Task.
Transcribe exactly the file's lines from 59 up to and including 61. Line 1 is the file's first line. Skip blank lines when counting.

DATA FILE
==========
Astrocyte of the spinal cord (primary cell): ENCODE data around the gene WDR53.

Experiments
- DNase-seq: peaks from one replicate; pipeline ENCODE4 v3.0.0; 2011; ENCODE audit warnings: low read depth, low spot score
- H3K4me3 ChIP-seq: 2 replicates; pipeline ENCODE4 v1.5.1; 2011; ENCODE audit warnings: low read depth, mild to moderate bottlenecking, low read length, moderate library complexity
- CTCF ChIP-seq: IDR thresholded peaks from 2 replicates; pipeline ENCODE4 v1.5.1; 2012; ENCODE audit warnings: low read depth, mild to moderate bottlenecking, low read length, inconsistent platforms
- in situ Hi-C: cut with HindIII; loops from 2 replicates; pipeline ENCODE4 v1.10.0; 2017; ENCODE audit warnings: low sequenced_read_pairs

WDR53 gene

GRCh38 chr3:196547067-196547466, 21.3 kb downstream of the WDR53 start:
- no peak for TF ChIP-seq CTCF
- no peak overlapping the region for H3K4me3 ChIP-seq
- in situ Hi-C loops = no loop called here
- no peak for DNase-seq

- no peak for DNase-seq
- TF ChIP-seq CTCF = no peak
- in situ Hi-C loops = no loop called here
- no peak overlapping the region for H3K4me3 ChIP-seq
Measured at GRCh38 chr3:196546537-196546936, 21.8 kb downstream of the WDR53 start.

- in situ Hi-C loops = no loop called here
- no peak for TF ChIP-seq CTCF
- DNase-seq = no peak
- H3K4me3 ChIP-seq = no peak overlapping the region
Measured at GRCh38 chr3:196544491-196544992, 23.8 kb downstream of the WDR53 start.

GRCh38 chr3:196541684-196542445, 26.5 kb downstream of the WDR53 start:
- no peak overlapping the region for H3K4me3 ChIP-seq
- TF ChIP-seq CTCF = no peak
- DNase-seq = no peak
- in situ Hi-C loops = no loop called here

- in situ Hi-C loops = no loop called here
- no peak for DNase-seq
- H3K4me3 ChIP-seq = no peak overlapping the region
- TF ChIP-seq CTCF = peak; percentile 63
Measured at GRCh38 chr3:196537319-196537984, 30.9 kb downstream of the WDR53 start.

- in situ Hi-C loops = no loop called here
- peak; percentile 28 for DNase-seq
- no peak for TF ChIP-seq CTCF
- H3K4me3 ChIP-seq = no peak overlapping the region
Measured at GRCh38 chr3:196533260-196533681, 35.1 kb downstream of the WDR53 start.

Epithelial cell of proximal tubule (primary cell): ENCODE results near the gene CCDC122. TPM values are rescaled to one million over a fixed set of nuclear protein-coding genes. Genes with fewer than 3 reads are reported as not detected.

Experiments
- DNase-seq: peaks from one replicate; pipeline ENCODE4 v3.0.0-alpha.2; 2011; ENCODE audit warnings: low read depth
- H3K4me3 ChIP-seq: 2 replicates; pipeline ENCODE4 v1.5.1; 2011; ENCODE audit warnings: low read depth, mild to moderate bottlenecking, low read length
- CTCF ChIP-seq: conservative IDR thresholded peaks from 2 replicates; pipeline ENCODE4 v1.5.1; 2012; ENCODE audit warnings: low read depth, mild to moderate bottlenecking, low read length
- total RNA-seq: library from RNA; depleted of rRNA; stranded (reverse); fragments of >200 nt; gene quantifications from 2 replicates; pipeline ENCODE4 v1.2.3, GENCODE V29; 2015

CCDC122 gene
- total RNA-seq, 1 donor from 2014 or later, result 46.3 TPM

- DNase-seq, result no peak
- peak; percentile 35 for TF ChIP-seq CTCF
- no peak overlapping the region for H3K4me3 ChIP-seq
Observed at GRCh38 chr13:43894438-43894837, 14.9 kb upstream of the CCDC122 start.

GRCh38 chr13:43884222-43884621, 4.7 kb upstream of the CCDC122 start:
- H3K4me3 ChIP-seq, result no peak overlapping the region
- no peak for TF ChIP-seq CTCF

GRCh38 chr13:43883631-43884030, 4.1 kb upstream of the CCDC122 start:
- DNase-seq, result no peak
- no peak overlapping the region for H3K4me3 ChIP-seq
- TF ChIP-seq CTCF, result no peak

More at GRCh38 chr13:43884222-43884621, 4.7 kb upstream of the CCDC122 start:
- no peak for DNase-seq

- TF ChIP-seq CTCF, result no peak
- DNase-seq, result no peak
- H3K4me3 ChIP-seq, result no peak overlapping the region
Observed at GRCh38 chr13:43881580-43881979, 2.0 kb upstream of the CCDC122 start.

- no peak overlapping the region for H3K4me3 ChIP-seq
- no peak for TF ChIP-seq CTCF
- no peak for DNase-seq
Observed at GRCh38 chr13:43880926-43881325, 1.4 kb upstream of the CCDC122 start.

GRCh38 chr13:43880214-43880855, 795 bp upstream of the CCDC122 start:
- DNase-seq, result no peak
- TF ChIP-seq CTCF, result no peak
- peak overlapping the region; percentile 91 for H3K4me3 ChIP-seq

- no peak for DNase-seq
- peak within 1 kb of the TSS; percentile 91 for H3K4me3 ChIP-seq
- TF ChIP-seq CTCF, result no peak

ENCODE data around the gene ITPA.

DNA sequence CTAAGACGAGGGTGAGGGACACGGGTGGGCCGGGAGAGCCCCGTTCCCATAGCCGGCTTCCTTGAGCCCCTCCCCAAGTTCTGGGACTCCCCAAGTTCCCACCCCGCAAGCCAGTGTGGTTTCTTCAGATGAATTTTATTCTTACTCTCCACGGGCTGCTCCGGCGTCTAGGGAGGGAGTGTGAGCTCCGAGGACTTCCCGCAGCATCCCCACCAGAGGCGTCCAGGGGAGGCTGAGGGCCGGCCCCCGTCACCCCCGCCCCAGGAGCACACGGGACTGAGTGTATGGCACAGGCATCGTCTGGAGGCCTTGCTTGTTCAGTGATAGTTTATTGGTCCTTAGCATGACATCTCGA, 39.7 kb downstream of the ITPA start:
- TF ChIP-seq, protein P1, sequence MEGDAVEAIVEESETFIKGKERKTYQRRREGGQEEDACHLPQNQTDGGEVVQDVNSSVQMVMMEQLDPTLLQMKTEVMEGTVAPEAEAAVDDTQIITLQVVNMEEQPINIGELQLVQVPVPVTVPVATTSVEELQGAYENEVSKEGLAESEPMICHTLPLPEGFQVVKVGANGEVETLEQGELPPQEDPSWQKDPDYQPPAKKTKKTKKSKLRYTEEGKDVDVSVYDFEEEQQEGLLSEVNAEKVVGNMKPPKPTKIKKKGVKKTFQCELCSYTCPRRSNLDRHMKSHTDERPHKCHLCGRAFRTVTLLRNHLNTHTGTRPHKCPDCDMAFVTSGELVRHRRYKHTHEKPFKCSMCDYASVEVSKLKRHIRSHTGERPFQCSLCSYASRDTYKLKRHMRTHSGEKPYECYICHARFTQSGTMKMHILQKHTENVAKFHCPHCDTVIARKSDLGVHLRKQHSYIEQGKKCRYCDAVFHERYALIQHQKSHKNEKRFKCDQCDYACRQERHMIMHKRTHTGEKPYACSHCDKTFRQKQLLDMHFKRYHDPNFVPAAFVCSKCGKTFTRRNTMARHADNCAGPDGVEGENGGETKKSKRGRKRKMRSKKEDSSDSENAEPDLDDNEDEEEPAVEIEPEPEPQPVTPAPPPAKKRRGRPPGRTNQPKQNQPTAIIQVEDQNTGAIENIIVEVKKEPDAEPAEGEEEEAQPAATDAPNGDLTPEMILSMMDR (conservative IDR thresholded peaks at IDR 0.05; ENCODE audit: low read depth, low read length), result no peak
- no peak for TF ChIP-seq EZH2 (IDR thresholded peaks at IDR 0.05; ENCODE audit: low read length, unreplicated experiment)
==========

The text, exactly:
- TF ChIP-seq CTCF, result no peak
- DNase-seq, result no peak
- H3K4me3 ChIP-seq, result no peak overlapping the region